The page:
The following highlights a few ideas of our long-term, big picture thinking and there is most definitely a common thread and that is inflation. The conquest of this silent ‘thief’ has preoccupied central banks and for good reason, it affects every single person, it does not discriminate. But can it be brought to heel in a way that will satisfy everyone through standard policy?

One of the biggest stories of 2023 was the continued strength in the jobs market despite the significant rise in interest rates, designed to slow the worlds’ economies. To some extent the strength – at least initially – could be tied to a rebound in economic activity in the aftermath of the pandemic but subsequently it has become evident that there may be a structural shift underway. That is, worker scarcity.

Some of the scarcity can be laid firmly at the feet of worker retirement driven by an aging population but I also suspect as a result of the pandemic and people simply not wishing to re-enter the workforce. But now, many months later and after the significant increase in interest rates, job vacancies are still running high and appear to be well in excess of labour supply. To be clear, I would still expect a slowdown in economic activity to lead to rising unemployment – early and anecdotal signs of which we have seen – but excluding an economic shock,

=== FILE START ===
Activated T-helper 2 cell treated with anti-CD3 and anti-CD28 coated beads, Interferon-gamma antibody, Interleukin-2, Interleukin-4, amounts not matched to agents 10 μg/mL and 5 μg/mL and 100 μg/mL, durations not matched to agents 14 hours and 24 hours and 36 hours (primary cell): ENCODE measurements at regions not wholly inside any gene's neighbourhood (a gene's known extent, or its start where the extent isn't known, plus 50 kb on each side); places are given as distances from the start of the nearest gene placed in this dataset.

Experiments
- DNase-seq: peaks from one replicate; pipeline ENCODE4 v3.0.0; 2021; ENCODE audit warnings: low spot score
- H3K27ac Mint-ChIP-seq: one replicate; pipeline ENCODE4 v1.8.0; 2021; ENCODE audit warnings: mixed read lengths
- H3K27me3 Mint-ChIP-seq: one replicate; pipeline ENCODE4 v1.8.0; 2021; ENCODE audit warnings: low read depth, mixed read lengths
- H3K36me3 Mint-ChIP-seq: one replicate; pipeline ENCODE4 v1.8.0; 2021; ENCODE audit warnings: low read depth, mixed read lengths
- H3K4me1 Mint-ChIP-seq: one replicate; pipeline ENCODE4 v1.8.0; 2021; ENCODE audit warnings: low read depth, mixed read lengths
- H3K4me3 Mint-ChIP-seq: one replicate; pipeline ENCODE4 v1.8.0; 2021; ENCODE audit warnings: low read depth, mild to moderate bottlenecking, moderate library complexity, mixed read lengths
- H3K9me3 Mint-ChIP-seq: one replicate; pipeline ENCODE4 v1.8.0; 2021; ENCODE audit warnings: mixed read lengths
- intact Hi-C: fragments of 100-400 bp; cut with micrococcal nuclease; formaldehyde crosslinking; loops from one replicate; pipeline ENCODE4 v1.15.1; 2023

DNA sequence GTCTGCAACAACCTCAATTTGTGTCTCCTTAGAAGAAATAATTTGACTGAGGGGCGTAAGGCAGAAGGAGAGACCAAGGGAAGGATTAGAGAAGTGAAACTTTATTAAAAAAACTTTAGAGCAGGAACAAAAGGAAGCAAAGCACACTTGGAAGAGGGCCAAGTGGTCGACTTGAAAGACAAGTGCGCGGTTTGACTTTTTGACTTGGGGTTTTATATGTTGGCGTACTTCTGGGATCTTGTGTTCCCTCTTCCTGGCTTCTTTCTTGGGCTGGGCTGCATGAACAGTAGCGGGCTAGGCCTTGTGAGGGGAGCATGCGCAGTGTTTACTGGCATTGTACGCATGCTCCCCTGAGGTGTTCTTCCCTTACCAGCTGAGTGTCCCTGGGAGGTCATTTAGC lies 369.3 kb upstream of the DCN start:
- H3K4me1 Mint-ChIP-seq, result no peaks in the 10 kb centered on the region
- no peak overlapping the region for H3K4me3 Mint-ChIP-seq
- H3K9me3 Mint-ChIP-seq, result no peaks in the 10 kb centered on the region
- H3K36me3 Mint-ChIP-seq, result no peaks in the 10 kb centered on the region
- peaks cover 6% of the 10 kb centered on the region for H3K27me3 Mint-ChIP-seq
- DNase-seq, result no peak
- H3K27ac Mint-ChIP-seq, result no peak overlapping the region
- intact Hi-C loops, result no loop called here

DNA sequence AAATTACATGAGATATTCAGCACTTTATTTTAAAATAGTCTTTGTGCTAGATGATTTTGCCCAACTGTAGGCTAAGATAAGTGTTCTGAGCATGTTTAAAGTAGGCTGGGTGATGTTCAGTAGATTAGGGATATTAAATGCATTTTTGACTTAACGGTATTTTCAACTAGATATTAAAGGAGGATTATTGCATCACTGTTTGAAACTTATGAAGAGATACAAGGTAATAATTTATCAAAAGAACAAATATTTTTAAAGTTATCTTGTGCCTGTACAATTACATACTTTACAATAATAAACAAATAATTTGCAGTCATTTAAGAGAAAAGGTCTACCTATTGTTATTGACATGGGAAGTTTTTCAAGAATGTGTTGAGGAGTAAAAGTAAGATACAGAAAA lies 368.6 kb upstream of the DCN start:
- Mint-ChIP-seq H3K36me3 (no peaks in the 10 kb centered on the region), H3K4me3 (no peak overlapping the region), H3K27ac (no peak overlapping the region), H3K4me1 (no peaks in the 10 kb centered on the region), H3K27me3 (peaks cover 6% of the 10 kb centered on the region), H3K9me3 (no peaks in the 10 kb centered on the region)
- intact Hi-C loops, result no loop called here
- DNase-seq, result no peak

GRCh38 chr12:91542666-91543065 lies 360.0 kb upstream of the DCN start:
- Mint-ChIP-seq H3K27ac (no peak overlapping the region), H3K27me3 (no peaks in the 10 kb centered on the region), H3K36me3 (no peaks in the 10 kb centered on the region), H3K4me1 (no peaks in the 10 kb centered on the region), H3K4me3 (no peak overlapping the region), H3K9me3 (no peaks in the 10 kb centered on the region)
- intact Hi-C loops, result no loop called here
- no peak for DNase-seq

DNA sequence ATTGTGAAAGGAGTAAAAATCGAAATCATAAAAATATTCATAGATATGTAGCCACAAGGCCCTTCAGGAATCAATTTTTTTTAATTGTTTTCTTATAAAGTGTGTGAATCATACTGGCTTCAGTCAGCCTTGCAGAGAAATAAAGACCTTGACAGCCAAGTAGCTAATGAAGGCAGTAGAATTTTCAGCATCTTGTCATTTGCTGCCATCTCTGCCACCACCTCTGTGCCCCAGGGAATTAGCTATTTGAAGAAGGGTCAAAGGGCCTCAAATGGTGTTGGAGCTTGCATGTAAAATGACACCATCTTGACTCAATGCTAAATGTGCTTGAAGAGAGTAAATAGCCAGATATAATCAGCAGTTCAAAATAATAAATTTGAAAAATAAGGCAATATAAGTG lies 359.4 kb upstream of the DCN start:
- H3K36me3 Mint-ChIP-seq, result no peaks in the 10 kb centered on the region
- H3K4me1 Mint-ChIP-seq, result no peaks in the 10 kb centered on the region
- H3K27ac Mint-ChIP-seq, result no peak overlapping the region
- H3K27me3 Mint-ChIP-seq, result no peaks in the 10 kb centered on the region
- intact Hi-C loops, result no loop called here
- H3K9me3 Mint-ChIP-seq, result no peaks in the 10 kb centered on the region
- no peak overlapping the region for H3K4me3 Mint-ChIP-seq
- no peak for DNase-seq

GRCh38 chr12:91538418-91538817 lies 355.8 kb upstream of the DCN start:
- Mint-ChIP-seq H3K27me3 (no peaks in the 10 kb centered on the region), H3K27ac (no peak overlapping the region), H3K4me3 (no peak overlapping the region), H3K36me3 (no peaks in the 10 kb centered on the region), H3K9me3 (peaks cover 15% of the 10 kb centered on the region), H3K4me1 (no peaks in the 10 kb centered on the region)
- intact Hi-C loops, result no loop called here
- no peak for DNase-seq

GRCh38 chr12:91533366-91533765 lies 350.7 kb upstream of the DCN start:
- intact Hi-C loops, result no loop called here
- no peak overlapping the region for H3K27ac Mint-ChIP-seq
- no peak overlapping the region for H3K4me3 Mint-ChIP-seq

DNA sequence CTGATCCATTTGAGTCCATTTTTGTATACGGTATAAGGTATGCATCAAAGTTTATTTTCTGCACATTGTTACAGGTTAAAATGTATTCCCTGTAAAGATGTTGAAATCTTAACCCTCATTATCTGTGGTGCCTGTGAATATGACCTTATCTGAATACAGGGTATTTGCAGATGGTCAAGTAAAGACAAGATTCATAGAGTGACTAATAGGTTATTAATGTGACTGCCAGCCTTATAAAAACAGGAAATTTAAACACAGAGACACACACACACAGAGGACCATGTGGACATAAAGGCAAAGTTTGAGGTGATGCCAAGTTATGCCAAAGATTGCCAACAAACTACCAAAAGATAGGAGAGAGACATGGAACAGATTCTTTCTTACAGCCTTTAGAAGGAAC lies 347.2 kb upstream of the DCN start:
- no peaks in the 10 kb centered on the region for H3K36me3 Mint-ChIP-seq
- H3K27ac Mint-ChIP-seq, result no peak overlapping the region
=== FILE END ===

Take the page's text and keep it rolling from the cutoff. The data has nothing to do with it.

unemployment may not rise as it has done in previous economic cycles or be substantially delayed, especially with the return of worker mobility and migration.

An aging population brings many opportunities, but it also presents challenges. Healthcare would seem to be a primary beneficiary, but it may also present a constraint to economic growth over time as people exit the workforce leading to scarcity of worker supply, higher pay awards which in turn may drive inflation and potentially dampen company profitability without further and commensurate boosts to productivity. In addition, a shrinking workforce diminishes tax revenue, the lifeblood of government spending which may lead to reduced fiscal spending or increases in debt issuance which may see bond yields rise, an increase in debt servicing cost and of course it could also mean that the remaining workforce shoulders fiscal spending through a higher income tax burden.